American politics seems especially fraught today because we are nearing the end of the Republican Party’s long political dominance, and the old order is fighting change with every last ounce of its strength. Even so, demographic shifts and changes in public opinion seem to herald a new regime with a new dominant coalition and a new dominant party, most likely the Democrats.
That is not the only problem. The United States has been suffering from a long period of mounting political polarization, and for the past several decades our constitutional system has decayed into an oligarchical and corrupt politics with growing inequalities of wealth. But we have also faced this dangerous combination before — in the first Gilded Age at the end of the 19th century. That period ultimately gave way to the reforms of the Progressive Era. We are now in our second Gilded Age, and increasing disgust with inequality, corruption and oligarchy in our time has already begun to produce mobilizations for political reform, akin to the first decades of the 20th century.
Because of our presidential and party system, American political history has featured a series of constitutional regimes, long periods in which one party dominates politics. The dominant party doesn’t win all of the elections, but it wins most of them, and it sets the agenda for what people think is politically possible. As political scientist Stephen Skowronek of Yale University explains, there have been six such regimes from the founding to the present: Federalist (1789-1800), Jeffersonian (1800-1828), Jacksonian (1828-1860), Republican (1860-1932), New Deal-Civil Rights (1932-1980) and the Reagan regime that has structured American politics from 1980 to the present. In each political era, a new dominant party arises, forms a winning coalition, promotes its interests and ideology, and eventually decays and collapses, often the victim of its own past success.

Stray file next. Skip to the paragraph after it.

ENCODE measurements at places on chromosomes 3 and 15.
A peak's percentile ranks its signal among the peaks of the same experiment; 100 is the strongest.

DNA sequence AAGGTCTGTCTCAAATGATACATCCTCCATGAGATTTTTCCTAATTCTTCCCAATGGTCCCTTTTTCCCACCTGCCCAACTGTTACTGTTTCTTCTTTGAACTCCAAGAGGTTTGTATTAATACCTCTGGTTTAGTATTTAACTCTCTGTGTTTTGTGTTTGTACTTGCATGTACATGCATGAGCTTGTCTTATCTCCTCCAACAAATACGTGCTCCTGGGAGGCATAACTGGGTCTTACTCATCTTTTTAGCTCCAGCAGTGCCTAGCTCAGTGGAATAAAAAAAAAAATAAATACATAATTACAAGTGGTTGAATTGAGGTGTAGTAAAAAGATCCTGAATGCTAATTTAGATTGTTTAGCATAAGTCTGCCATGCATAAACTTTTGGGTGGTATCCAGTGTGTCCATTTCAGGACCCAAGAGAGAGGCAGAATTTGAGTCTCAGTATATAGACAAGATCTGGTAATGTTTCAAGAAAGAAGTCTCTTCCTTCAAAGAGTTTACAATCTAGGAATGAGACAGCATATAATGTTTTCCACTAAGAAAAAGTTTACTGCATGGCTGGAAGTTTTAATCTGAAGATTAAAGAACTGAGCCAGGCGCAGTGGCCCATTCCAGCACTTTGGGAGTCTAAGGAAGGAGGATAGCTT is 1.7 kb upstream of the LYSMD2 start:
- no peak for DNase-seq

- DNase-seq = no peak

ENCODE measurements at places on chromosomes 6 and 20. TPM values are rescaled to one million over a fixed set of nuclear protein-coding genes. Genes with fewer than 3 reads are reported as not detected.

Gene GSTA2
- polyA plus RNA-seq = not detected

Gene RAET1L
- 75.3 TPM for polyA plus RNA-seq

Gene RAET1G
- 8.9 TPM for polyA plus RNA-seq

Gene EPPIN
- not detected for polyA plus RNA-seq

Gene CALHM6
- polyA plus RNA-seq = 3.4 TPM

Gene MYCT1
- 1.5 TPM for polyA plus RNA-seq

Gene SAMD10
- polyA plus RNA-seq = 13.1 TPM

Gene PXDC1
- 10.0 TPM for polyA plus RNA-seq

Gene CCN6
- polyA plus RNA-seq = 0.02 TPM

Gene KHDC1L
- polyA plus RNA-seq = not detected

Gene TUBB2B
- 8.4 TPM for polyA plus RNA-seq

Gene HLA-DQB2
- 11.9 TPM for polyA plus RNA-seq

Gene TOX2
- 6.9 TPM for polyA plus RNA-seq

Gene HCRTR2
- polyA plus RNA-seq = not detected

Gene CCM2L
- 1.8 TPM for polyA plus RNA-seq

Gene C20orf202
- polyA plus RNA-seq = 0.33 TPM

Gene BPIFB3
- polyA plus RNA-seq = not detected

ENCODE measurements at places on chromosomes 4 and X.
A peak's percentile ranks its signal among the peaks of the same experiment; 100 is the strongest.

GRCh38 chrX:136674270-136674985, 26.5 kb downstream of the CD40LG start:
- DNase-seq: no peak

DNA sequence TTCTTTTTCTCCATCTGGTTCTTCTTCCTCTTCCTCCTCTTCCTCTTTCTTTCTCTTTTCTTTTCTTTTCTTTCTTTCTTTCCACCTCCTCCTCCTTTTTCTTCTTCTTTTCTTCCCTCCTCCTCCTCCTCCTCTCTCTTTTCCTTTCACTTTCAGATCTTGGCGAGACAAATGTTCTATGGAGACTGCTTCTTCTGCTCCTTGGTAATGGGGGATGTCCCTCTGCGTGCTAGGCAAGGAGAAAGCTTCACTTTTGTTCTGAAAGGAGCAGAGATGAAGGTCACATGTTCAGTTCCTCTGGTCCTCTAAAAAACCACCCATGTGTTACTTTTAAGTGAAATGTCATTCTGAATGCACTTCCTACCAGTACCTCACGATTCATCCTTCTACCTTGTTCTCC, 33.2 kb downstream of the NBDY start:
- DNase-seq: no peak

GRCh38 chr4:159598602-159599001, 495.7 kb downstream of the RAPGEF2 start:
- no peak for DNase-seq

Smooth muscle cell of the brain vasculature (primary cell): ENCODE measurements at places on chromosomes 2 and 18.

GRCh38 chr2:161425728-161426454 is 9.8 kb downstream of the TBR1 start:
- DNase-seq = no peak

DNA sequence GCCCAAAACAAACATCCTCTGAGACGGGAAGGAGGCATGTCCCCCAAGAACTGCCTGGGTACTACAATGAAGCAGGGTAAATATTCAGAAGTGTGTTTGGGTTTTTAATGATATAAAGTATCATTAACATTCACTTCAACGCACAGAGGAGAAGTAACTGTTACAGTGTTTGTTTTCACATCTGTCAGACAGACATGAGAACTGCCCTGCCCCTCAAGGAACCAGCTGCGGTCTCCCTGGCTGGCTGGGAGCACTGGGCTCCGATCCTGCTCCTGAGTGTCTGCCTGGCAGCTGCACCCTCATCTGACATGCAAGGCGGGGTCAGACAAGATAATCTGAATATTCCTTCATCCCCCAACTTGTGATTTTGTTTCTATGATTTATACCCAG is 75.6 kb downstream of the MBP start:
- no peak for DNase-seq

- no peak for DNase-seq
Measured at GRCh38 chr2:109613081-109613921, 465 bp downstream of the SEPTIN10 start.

Compare the last two regimes. In the New Deal-Civil Rights regime that lasted from Franklin D. Roosevelt’s ascension to about 1980, the Democratic Party was dominant. Politics was relatively depolarized — there were liberals and conservatives in both parties. This regime produced the Social Security Act, Medicare, the National Environmental Policy Act and the Civil Rights Act. Liberalism was ascendant, the administrative state grew and redistributive programs expanded. Taxes on the wealthy were higher, and organized labor was relatively strong.
Buffeted by the upheavals of the 1960s and the stagnation of the 1970s, the Democratic coalition fractured and gave way to the Reagan regime that began in the 1980s. Since then, the Republican Party and the conservative movement have set the tone for politics. This is the era of neoliberalism, deregulation, weak labor unions, decreasing investment in public institutions, increasing wealth inequality and mounting political polarization. The two Democratic presidents of this era, Bill Clinton and Barack Obama, found themselves constantly beset by the conservative political forces around them, and they had to tack and make concessions to the era’s prevailing ideology. (This is typical when the “opposition” party wins the presidency during any given regime.) Obama said his health plan was borrowed from the conservative Heritage Foundation — though conservatives gave him no credit for that — while Clinton sheepishly announced that the era of big government was over.